Church Work: Helping with the Pain of Divorce

Editor’s note: Nassau County’s many churches reach out into the community, finding and meeting needs that otherwise might not be met. Their sheer numbers and dedication to community service are defining characteristics of our community. We hope to begin telling those stories on a weekly basis.

By Elizabeth Matthews

Divorce is a life-altering experience that can leave those left in its wake with feelings of fear, loneliness and uncertainty about the trajectory of their lives. Jordan Davis* was divorced from his wife in 2008. He can still remember how lost he felt after 20 years of living as the other half of a life built together. The harsh reality of this new life was a shock to the system. He found himself staying at home more often than venturing out alone, due to feelings of isolation and the foreignness of no longer being a party of two. He believed, whether founded or unfounded, that he was now on the receiving end of stares of pity and a sad curiosity towards a middle-aged man dining alone. “It reminded me of my failures,” he said. He was embarrassed. Watching other couples out to dinner or at the movies, whether happy or not, was a sobering reminder of all he had lost. It took years to come to grips with the reality of this new, unwelcome situation. His struggles and state of mind are common to those going through divorce and separation.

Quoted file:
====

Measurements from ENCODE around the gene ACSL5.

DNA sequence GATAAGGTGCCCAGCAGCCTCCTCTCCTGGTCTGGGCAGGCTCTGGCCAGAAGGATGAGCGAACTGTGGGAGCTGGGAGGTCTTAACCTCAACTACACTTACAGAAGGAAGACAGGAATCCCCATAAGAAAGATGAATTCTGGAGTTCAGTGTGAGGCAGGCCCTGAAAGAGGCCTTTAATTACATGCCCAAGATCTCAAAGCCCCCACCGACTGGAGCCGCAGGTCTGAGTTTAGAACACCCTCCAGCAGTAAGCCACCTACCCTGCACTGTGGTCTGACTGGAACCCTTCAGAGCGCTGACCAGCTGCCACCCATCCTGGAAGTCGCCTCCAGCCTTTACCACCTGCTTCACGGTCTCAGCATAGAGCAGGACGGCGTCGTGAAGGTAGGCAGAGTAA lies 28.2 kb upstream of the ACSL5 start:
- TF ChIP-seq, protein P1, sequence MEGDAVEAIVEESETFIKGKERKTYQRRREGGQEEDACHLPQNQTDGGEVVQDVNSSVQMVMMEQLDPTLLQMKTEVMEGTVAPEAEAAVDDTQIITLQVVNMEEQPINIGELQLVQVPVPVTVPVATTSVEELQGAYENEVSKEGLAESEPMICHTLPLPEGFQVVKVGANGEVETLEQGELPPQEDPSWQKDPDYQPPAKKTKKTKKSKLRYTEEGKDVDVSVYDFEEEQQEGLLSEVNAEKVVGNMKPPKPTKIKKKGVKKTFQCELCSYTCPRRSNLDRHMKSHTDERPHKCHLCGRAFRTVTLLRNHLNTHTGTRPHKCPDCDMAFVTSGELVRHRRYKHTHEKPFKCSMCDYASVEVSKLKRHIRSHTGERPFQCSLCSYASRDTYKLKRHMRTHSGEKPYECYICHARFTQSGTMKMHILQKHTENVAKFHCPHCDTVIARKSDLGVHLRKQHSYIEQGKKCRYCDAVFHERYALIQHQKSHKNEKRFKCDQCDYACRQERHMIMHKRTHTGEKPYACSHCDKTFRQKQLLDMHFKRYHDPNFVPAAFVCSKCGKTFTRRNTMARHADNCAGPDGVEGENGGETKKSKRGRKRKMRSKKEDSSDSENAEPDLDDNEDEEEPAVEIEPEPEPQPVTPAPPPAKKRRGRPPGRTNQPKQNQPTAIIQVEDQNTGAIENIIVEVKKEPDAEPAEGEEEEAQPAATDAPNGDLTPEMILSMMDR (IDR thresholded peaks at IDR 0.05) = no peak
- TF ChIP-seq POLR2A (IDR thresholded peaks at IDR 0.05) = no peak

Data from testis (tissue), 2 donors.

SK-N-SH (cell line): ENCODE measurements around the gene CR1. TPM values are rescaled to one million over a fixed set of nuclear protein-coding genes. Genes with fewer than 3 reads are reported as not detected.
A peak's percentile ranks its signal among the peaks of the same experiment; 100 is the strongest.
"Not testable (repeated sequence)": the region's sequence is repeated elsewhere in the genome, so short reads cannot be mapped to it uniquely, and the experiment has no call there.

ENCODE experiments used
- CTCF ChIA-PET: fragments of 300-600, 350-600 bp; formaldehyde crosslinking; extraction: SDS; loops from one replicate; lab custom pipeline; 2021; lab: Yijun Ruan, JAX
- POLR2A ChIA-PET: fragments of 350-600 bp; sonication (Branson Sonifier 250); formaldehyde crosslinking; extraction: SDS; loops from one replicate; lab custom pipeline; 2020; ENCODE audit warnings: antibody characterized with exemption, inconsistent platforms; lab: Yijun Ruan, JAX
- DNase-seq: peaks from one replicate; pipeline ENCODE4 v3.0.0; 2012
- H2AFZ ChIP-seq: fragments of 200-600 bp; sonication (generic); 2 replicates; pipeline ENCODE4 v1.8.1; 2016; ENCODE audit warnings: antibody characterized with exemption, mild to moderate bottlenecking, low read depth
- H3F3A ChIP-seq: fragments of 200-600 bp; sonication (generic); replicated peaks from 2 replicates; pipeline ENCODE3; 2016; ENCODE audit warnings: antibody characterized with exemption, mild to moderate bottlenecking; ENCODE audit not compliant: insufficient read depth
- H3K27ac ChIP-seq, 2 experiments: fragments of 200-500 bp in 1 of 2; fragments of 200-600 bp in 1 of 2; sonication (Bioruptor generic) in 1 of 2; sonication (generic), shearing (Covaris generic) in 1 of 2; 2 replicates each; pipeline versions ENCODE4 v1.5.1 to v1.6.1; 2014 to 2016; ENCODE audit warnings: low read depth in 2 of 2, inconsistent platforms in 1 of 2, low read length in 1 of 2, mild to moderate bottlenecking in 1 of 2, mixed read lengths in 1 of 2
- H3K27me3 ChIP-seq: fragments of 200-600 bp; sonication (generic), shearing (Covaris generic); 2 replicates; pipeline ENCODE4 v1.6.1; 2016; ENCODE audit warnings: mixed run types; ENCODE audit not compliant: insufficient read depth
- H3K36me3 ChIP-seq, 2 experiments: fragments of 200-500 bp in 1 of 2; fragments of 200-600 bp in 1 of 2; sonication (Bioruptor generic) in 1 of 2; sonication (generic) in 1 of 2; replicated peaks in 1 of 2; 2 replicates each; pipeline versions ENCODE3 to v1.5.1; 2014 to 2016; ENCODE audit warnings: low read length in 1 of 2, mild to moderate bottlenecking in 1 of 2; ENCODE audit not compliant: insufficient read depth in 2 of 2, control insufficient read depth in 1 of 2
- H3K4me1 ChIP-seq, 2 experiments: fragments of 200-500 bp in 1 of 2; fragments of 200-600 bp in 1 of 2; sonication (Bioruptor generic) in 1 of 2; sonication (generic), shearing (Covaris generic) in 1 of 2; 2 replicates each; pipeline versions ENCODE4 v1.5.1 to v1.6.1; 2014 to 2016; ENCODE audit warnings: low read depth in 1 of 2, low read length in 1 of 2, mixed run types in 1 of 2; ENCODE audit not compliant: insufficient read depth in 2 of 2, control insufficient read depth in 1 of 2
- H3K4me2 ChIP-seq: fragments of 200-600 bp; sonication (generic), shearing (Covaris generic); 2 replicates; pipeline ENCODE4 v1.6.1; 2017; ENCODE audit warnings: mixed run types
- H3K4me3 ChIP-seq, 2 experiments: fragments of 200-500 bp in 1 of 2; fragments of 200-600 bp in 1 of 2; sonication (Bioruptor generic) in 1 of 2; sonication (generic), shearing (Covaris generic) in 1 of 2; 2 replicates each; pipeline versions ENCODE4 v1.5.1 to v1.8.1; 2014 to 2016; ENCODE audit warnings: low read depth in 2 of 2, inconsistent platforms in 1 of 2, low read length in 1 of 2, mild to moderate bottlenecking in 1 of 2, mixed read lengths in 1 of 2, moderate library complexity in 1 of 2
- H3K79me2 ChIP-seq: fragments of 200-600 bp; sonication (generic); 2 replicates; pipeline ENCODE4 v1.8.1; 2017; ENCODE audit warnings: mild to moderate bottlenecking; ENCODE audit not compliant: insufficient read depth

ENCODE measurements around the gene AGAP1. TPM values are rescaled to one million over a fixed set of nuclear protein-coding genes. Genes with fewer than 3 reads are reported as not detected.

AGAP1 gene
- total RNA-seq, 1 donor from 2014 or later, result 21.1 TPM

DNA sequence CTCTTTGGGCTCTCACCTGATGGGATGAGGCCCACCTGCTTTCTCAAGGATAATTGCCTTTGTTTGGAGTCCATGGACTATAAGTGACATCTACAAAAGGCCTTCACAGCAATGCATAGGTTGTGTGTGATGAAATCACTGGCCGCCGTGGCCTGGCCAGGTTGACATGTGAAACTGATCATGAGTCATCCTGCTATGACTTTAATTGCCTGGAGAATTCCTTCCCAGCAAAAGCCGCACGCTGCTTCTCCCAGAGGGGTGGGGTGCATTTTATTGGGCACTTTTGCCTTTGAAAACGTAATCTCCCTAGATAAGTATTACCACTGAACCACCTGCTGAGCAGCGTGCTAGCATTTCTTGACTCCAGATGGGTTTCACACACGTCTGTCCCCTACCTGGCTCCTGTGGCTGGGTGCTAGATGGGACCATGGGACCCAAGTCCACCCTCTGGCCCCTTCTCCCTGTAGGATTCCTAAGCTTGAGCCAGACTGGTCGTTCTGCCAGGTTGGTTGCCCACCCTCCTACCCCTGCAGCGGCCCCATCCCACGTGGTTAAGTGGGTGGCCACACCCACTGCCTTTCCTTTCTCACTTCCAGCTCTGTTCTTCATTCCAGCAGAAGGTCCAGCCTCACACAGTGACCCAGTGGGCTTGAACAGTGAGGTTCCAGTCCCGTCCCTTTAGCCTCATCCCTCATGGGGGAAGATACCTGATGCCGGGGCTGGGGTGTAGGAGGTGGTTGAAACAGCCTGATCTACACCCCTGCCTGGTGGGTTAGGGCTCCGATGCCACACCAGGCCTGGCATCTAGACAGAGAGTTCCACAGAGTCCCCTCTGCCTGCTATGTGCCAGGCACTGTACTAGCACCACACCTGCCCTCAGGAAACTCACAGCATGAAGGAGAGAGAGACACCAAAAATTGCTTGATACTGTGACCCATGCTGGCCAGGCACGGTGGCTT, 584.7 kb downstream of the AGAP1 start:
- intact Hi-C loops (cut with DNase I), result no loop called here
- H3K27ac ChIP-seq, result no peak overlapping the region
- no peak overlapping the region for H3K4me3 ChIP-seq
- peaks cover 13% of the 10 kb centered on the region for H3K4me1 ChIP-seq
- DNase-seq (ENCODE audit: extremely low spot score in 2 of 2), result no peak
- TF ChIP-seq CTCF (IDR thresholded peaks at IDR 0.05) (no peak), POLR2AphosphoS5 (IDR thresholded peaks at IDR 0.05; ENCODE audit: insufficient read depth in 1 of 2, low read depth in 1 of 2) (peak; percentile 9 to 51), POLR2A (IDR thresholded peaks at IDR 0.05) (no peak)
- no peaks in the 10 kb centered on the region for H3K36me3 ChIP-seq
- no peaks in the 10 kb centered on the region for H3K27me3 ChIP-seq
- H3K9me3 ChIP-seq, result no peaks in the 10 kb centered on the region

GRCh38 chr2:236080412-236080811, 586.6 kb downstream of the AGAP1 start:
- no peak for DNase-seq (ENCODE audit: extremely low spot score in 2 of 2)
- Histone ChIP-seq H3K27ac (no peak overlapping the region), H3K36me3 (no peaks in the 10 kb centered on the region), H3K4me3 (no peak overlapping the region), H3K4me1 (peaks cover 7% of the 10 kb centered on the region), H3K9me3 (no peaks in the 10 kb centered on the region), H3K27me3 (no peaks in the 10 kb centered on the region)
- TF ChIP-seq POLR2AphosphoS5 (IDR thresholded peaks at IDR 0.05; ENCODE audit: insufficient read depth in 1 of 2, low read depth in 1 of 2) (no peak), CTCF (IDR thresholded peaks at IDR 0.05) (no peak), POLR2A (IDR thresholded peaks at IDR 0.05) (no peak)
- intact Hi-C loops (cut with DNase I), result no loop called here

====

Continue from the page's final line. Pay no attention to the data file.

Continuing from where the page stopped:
Kathy Cooke, local facilitator of the DivorceCare support group said, “Divorce is a grief.” In her experience, those living with the trauma of divorce need serious assistance in starting over. Every aspect of their lives is affected by the break-up of their marriage. Their lingering questions are built into the curriculum of DivorceCare. How will I handle finances alone? How will the holidays go? Will the anger subside?

Viewing divorce and its aftermath as period of trauma and grief in which people struggle for answers and survival, led to the creation of the program. It’s a difficult subject to tackle regardless of your spiritual condition.

Kathy and David Cooke, in partnership with First Baptist Church on Amelia Island, seek to give hope to those affected by divorce and separation of marriage. They lead the DivorceCare ministry, which meets on Wednesday nights from 6-7:30 p.m. DivorceCare ministry is a “safe place where caring people come alongside you as you find healing from the pain of separation or divorce.”

It’s a 13-week program that has two session per year and covers topics such as Anger, Loneliness, Forgiveness and Surviving the Holidays. The Cookes became acquainted with DivorceCare when Kathy attended the program after her own divorce. Her passion for helping others who were hurting led her to begin facilitating the group with the assistance of her new husband, David.

Kathy believes DivorceCare, “Gives hope that things will get better, helps people understand they are not alone and helps them to realize they can get through it.” For the Cookes, leading the group is extremely rewarding as it allows them to pour into others and reminds them of the progress they have made after their own trauma of divorce.

DivorceCare is a scripture-based Christian ministry, but anyone who desires to attend is welcome. The next session of DivorceCare begins January 18, 2023 and meets at First Baptist Church  at 1600 S. 8th St., Fernandina Beach, FL 32034. Childcare is provided. For more information on DivorceCare please visit

*Name changed to protect the privacy of the subject.